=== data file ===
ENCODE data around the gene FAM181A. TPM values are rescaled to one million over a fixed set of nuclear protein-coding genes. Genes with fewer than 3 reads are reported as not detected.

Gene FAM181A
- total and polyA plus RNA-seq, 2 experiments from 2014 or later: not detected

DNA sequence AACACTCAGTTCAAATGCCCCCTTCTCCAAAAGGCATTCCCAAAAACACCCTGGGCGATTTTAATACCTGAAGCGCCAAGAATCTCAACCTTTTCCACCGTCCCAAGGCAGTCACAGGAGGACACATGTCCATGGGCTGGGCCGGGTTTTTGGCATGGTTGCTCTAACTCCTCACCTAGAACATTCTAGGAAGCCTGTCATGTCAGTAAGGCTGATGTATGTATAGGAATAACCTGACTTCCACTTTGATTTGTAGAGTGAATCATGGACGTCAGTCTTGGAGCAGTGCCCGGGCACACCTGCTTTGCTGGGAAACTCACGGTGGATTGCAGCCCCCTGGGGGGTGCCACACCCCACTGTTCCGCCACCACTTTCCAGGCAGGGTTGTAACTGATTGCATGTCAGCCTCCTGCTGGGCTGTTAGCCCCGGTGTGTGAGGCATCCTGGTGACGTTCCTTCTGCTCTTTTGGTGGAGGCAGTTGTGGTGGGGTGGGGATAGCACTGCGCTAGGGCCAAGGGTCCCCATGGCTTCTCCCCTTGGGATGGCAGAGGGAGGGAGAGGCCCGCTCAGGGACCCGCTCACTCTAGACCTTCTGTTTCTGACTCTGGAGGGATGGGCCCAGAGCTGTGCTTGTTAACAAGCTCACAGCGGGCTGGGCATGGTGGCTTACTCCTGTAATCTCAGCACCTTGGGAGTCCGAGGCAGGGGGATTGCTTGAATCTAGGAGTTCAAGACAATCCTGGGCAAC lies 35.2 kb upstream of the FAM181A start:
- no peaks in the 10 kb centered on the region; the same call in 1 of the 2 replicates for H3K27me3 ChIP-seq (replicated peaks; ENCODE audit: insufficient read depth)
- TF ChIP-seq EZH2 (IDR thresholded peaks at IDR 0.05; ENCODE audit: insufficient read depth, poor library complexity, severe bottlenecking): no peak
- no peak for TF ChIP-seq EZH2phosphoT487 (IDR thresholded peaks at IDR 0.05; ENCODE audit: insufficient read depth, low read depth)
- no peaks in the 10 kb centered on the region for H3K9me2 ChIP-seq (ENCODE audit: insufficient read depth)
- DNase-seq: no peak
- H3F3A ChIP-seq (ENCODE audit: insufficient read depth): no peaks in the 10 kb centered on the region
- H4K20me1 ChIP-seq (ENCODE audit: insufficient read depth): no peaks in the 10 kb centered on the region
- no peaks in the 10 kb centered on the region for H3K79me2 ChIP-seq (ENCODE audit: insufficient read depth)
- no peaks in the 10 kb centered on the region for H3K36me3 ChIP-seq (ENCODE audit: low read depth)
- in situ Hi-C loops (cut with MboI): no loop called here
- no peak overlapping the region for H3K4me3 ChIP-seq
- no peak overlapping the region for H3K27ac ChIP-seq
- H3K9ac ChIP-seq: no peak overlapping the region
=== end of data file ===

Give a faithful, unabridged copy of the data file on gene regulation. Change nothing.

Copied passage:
ENCODE data around the gene FAM181A. TPM values are rescaled to one million over a fixed set of nuclear protein-coding genes. Genes with fewer than 3 reads are reported as not detected.

Gene FAM181A
- total and polyA plus RNA-seq, 2 experiments from 2014 or later: not detected

DNA sequence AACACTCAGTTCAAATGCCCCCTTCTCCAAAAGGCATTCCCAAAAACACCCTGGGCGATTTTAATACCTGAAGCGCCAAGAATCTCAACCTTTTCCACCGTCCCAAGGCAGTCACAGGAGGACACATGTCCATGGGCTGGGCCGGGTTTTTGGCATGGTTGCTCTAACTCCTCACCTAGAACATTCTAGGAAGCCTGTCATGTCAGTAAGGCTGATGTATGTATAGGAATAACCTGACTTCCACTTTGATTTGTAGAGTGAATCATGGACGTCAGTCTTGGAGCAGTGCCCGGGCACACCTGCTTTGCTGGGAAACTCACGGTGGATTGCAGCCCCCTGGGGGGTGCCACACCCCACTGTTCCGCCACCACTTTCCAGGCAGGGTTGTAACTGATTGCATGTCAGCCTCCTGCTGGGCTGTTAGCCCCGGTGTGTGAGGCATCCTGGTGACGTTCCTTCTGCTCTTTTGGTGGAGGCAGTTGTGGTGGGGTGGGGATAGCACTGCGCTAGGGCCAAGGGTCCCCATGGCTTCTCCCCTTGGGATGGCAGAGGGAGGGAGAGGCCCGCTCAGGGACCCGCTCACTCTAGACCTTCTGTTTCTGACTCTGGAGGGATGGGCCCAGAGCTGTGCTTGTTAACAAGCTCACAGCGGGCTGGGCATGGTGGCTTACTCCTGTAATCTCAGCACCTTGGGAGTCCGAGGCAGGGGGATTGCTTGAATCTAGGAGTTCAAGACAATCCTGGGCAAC lies 35.2 kb upstream of the FAM181A start:
- no peaks in the 10 kb centered on the region; the same call in 1 of the 2 replicates for H3K27me3 ChIP-seq (replicated peaks; ENCODE audit: insufficient read depth)
- TF ChIP-seq EZH2 (IDR thresholded peaks at IDR 0.05; ENCODE audit: insufficient read depth, poor library complexity, severe bottlenecking): no peak
- no peak for TF ChIP-seq EZH2phosphoT487 (IDR thresholded peaks at IDR 0.05; ENCODE audit: insufficient read depth, low read depth)
- no peaks in the 10 kb centered on the region for H3K9me2 ChIP-seq (ENCODE audit: insufficient read depth)
- DNase-seq: no peak
- H3F3A ChIP-seq (ENCODE audit: insufficient read depth): no peaks in the 10 kb centered on the region
- H4K20me1 ChIP-seq (ENCODE audit: insufficient read depth): no peaks in the 10 kb centered on the region
- no peaks in the 10 kb centered on the region for H3K79me2 ChIP-seq (ENCODE audit: insufficient read depth)
- no peaks in the 10 kb centered on the region for H3K36me3 ChIP-seq (ENCODE audit: low read depth)
- in situ Hi-C loops (cut with MboI): no loop called here
- no peak overlapping the region for H3K4me3 ChIP-seq
- no peak overlapping the region for H3K27ac ChIP-seq
- H3K9ac ChIP-seq: no peak overlapping the region